Erlanger High Risk & Cancer Genetics Program
For McKenzie Smartt, a fulfilling career has never been centered around a specific specialty. “I’ve worked in several specialties now, but it has never mattered which one I’m in,” she says. “Across the board, making someone feel important, seen, heard, and well taken care of is so rewarding.” Now in her second year as the nurse practitioner for Erlanger High Risk & Cancer Genetics Program, Smartt spends her time seeing patients who have a strong family or personal history of cancer. She aids in performing genetic testing, completing follow-ups, and ordering tests and referrals for patients, all the while bringing them comfort by arming them with knowledge surrounding their diagnosis.
Southern Adventist University – Collegedale, TN
Family Nurse Practitioner, American Academy of Nurse Practitioners
Cancer Genetics Risk Assessment, National Consortium of Breast Centers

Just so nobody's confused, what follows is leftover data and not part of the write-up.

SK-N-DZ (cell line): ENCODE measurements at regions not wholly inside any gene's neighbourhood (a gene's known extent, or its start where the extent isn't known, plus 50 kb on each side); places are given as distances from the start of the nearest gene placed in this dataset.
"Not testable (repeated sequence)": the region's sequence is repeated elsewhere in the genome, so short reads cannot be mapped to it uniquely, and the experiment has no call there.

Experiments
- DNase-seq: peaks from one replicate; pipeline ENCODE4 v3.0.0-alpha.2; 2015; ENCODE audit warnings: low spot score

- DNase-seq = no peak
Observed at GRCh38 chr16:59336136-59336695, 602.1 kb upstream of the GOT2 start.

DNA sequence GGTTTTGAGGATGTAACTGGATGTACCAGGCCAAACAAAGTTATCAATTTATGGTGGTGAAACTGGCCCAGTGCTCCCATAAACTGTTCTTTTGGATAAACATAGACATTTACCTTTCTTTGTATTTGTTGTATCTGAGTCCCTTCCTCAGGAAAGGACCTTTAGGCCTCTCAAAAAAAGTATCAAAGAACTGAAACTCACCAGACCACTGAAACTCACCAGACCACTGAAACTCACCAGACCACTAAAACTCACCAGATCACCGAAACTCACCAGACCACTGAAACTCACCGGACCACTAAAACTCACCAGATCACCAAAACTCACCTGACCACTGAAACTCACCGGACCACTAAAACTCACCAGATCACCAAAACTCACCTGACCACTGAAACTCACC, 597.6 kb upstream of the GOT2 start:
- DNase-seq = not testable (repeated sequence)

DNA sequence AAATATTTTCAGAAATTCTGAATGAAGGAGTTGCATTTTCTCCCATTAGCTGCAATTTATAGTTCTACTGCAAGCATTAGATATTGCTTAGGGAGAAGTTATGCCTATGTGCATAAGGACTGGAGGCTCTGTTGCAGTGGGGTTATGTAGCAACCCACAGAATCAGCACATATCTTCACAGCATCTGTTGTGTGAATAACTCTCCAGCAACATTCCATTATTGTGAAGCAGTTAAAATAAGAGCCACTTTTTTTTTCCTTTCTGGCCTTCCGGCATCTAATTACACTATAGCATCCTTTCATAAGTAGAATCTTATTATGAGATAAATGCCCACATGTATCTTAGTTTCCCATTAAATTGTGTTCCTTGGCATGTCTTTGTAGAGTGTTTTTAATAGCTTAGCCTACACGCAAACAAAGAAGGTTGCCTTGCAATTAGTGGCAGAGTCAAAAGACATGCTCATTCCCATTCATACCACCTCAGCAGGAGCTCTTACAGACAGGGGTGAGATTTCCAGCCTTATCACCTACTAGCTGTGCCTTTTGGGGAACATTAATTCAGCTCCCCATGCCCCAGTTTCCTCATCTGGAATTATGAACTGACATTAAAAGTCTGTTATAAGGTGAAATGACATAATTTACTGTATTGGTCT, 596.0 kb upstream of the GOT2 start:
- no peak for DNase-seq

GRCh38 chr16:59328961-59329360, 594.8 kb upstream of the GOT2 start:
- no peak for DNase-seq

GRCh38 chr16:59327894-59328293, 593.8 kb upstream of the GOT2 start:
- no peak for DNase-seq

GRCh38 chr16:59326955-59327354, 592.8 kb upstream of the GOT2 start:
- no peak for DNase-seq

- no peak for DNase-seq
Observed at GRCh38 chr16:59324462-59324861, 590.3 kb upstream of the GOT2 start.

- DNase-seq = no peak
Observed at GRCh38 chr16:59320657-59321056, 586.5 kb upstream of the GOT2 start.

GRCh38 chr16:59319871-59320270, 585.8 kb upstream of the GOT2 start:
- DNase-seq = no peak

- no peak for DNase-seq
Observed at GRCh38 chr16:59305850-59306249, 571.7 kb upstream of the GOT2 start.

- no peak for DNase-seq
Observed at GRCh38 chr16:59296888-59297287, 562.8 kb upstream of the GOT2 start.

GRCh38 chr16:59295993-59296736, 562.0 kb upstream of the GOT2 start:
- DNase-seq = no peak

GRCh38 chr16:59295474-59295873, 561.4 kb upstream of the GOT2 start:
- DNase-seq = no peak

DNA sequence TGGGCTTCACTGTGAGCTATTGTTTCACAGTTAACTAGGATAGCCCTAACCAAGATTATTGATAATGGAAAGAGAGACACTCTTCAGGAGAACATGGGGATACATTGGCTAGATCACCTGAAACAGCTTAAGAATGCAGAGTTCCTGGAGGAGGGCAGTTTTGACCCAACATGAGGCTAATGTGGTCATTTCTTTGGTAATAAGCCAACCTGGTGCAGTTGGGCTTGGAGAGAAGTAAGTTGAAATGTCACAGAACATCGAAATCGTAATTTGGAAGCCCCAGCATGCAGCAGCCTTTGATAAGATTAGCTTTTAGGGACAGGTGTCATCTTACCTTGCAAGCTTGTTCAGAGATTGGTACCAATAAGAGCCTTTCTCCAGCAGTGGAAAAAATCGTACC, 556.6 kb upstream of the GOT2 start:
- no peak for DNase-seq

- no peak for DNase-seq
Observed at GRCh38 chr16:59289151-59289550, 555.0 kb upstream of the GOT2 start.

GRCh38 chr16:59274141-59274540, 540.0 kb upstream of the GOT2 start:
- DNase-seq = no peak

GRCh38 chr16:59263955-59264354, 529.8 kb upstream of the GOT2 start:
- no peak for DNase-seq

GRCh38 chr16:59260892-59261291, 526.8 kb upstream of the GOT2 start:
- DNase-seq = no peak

High Risk Follow-Up
1. What is your best advice for patients?
Be proactive with your health, and advocate for yourself.
2. What’s the key to making a great first impression?
Making eye contact and smiling. How you recognize and greet a patient matters.
3. What influenced you to pursue your career?
The world of genetics sort of found me. I didn’t know much about it before, but it’s so interesting and I really enjoy it!
4. What would you consider to be your main strengths?
In my current role, my “type A” personality comes in handy. There are a lot of boxes that need to be checked when managing a hereditary genetic mutation, and it helps me to make sure it all gets done.
5. What is your philosophy when it comes to the care for your patients?
My patients should always leave their appointments with me better than when they came in. That may mean they are more educated, more empowered, or sometimes even more relieved. I want it to always be a positive experience.